The secondary fermentation (prise de mousse) is a slow, continuous process. After addition of sugar and yeast, the wine is circulated through a series of fermentation tanks. These tanks contain rings with a proprietary composition, or more simply they are filled with oak chips. The yeast cells adsorb to these rings or chips and ferment the sugar as the wine circulates around them. At the outlet of this series of fermentors, the wine contains only a few dead yeast cells. It is effervescent and sparkling.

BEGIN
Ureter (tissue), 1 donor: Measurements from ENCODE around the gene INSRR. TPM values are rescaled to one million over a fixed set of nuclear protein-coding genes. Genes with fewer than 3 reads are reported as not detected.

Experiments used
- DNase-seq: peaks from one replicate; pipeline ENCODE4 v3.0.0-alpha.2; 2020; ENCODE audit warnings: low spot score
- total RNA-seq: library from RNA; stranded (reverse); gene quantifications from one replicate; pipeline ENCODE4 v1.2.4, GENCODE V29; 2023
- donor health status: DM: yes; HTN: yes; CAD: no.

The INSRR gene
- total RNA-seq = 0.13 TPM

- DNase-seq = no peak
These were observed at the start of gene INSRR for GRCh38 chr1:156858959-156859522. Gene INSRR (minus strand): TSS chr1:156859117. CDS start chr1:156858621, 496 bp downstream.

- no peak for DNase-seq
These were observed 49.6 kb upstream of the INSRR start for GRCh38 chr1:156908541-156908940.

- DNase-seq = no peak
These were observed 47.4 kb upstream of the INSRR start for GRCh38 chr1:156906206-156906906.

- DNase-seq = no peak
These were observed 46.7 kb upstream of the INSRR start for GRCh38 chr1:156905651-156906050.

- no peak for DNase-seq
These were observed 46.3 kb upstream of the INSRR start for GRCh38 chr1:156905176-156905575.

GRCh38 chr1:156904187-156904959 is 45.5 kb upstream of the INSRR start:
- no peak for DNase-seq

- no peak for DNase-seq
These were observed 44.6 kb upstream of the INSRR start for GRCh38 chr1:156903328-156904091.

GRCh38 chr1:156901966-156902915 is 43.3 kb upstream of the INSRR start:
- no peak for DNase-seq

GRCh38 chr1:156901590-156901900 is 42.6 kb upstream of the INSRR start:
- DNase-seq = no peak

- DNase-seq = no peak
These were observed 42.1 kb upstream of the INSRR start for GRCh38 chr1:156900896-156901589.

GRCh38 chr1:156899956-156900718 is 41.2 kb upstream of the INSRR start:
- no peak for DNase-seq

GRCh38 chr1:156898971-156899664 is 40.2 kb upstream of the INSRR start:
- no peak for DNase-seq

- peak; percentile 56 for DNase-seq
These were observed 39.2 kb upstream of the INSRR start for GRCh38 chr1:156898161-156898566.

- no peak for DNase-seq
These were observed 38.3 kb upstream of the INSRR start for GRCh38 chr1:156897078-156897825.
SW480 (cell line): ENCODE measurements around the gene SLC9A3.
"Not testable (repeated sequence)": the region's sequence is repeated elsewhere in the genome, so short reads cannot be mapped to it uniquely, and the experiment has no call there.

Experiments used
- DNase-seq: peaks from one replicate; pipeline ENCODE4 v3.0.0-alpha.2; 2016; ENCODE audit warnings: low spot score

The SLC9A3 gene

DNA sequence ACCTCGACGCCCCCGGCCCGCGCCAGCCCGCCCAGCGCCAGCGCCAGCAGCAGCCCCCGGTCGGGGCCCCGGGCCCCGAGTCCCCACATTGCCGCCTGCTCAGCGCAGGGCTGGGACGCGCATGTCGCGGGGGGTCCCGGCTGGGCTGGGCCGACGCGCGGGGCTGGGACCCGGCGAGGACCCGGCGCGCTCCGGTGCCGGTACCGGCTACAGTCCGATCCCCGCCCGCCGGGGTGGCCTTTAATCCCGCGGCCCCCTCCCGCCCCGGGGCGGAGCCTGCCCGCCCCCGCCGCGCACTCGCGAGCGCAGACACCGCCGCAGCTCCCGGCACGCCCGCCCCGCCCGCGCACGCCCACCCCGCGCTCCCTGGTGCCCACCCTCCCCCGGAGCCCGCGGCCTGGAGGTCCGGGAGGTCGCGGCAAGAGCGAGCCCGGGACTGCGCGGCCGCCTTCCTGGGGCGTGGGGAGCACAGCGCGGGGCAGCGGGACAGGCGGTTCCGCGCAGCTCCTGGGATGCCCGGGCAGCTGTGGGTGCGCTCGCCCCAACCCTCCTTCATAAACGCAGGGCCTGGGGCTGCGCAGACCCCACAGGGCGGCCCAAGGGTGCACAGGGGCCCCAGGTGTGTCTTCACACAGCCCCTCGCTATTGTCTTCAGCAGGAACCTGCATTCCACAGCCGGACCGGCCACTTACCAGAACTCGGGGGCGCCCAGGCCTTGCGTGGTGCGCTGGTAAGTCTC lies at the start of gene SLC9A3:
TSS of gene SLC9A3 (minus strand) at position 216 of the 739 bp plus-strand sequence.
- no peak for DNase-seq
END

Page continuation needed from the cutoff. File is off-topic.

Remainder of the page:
A chilling and CO2 stabilisation phase follows the prise de mousse.
This process operates 24 hours a day. Prior to bottling, the new sparkling wine is stored in a buffer tank.
Bottling is done with a counter-pressure filler. Corking and wiring are performed at the filler outlet.
- Phase 1 : Making the base wine
Classic white, rosé or red winemaking techniques.
- Phase 2 : Making the sparkling wine
See the figure below.